Discussions of Mormons and Mormon life, Book of Mormon issues and evidences, and other Latter-day Saint (LDS) topics.

Sunday, February 27, 2011

A Leader among Women, the Hmong, and All the Saints: The Quiet But Powerful Influence of a Single Mother

Today I attended a Wisconsin ward with a growing number of Hmong-speaking converts. A sweet woman came to the podium to share her testimony, a woman I had known well when I was her bishop over 10 years ago. I had visited her family many times, helped the missionaries in teaching her, and have continued to drop by occasionally to visit or bring some of our world-famous homemade applesauce made from the trees in my backyard, with my wife's secret recipe of smooth and chunky blends. Mmmm, but I digress.

She had so much to be grateful for, she said. Four of her loved ones had just been baptized this week, and others in her large family of children and grandchildren have begun coming to church. What really surprised me, as I began thinking about it, was the huge circle of influence this woman has and how many people are in the Church because of her, including many I thought I'd never see in church again. How did she do it?

In Hmong culture, it's tough being a woman (not that it's especially easy anywhere, I suppose). It's especially tough being a Mormon woman. And monstrously tough being a Mormon single mother. One LDS Hmong woman in similar circumstances--financial handicaps, no education, a refugee of war trapped in a strange country whose language she doesn't speak, raising a family on her own as a single mom, and being a member of a religion that defies parts of her own culture and divides her from the majority of her people--told me that as a woman, she has no influence, no voice, and was just "a dry leaf blowing in the wind." The woman who said that was resigned to her powerless situation and pretty much gave up. Not so for the courageous woman who spoke today.

She has endured against all odds, against cultural pressures, against persecution and anger from others, against bias and prejudice in many forms, against the heartbreak of rebellious children who came under the influence of unsavory elements in society and fell away from the Church she loved and from the ways she tried to teach them. Through it all, she kept teaching and inviting her family to believe and come unto Christ. As I looked over the audience today, I saw many of her children there. I saw sons and daughters, cousins, daughter-in-laws who are glowing with the joy of the Gospel of Jesus Christ, and many grandchildren. After the service I talked with one of her boys who has come back to church and asked how it is possible that this quiet, humble, soft-spoken woman has been so successful in bringing her family into the Church. He praised her and said that no matter what bad things he and others did or said, she never grew angry and just kept loving and inviting them back. "That's why I am here today," he said.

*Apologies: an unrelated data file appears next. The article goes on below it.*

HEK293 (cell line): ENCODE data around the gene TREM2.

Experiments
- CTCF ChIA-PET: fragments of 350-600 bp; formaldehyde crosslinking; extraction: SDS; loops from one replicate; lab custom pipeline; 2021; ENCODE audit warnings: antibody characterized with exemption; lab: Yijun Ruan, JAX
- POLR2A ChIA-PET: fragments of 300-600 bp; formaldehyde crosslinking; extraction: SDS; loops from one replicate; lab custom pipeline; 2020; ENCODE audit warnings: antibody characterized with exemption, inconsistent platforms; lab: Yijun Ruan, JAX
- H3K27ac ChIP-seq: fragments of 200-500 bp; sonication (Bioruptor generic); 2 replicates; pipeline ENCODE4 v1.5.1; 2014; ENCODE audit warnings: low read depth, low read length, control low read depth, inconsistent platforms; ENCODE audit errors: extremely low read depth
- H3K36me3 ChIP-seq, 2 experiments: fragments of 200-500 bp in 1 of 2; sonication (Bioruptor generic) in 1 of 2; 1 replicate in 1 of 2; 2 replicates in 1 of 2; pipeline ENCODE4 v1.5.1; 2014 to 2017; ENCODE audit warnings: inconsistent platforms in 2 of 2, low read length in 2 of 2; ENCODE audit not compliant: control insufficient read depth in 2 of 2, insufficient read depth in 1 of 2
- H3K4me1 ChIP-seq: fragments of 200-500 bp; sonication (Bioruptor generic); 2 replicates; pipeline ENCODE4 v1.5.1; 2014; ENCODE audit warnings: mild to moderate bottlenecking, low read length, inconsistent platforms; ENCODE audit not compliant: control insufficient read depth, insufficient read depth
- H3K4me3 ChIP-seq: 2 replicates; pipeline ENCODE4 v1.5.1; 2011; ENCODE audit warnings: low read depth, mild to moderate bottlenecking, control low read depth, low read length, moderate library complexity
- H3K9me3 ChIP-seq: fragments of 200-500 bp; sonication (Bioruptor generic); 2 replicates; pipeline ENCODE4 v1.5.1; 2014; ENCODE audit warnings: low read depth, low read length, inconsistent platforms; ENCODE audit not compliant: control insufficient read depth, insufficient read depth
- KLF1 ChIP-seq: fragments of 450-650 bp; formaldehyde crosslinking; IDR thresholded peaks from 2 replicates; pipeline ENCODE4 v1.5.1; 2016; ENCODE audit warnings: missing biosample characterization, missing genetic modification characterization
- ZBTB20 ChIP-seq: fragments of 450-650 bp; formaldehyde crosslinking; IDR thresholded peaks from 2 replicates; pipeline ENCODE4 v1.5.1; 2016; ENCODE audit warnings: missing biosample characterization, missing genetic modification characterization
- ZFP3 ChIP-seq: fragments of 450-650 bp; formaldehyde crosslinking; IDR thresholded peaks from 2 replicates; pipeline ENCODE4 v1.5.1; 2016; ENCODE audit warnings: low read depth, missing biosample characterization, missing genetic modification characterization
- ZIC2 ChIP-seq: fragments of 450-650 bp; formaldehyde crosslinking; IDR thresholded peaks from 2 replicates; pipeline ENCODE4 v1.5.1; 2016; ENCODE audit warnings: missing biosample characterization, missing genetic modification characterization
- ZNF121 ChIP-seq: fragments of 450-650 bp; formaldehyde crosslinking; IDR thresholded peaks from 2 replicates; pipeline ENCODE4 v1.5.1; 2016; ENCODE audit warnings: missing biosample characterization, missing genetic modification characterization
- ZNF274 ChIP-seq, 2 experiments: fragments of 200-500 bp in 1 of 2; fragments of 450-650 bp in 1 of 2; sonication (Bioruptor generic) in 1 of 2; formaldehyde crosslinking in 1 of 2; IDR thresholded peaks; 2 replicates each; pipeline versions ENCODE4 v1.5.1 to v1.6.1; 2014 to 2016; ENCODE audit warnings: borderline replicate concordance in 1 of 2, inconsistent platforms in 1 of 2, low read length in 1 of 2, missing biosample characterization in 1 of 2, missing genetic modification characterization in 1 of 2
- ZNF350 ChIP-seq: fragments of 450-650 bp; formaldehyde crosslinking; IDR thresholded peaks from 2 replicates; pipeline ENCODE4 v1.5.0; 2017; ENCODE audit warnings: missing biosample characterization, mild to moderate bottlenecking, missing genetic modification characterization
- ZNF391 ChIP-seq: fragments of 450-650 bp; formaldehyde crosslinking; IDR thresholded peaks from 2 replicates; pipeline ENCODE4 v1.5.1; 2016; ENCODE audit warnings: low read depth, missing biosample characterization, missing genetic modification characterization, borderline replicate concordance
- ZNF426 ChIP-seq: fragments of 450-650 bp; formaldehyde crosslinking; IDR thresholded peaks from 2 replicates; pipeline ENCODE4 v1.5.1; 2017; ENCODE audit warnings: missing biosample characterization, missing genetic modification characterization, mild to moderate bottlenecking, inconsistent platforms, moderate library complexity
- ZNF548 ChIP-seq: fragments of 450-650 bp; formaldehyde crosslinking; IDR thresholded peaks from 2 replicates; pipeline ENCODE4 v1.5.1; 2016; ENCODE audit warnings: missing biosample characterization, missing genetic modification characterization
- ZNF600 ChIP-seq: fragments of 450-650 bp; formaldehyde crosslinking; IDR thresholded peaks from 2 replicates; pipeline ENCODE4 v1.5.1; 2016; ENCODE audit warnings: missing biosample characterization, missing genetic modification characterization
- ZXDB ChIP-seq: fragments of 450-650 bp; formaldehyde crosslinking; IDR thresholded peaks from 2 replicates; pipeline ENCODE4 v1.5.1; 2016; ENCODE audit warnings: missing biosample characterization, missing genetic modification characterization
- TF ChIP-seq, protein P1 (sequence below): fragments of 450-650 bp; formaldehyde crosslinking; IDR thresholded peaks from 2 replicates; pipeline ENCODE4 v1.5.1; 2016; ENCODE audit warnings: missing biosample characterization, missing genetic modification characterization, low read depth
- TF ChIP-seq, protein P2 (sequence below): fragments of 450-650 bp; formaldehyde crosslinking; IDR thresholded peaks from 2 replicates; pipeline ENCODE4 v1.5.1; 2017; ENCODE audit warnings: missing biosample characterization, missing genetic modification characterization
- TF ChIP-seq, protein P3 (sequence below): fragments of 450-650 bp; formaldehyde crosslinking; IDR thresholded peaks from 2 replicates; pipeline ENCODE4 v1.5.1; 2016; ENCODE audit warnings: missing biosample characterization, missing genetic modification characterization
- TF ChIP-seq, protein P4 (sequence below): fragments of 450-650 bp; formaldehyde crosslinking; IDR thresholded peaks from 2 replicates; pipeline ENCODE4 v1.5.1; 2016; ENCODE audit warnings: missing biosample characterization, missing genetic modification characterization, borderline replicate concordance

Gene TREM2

Steady, persistent faith, courage, and love. Over years, it can work miracles.

From all outward appearances, it would be easy to consider this quiet, shy, and poor single mother as one of the least of the Saints, but in my view, she's one of the greatest. Few people are as loving and gracious. Few have been more successful than her in bringing family members into the Church, especially given the challenges she has faced. She is a true leader among women, among the Hmong, and among all the Saints.

Almost every month she dares to walk up to the podium and in front of a mostly English-speaking audience, a highly educated and comparatively wealthy audience, she sets the example for everyone by having the courage to stand and testify of Jesus Christ as her Savior, witnessing to those who will listen. What a wonderful example she is.

I bet she has no idea of just how amazing her contributions to the kingdom of God have been.

6 comments:

nujkwm said...

Npisov Lindsey, koj hais txog leejtwg? Puas yog Yeeb Muas?

Jeff Lindsay: said...

Tsib yog. Tus pojniam ntawd hu ua ---- aw, thov koj pub kuv ib tshab email, kuv ces qhia koj tus pojniam ntawd hu li cas. Nws muaj menyuam ntaus thiab kev nsteeg loj loj. Nujkwm, koj yog leejtwb?

Thov txhib - kuv hais lus Hmoob tsis zoo pes tsawb.

Nujkwm, koj yog leejtwb? Thov txhib, kuv tsib cim meej.

Jeff Lindsay: said...

Oops - that's "thov txim", not "thov txhib". Hope the error isn't something obscene.

michelle said...

Thank you so much for sharing this, Jeff.

nujkwm said...

Jeff, kuv twb yog ib tug tub txib hmoob thaum peb pib lub niag pawg ntseeg hmoob me me tau kaum xyoo puag thaum ub. Twb los tsev tau kaum xyoo lawm, cas lam kwv yees tias kuv paub tus pojniam uas koj hais txog xwb.

Collin said...

This was a pleasant thing to see, seeing that I was just recently called to serve in the Wisconsin Milwaukee Hmong speaking mission. I'm really looking forward to serving the Hmong people and seeing the strength of this Hmong woman makes me absolutely happy that I get the opportunity to serve among them. I'm trying to learn the language so if anyone wants to help me out, that would be extremely awesome!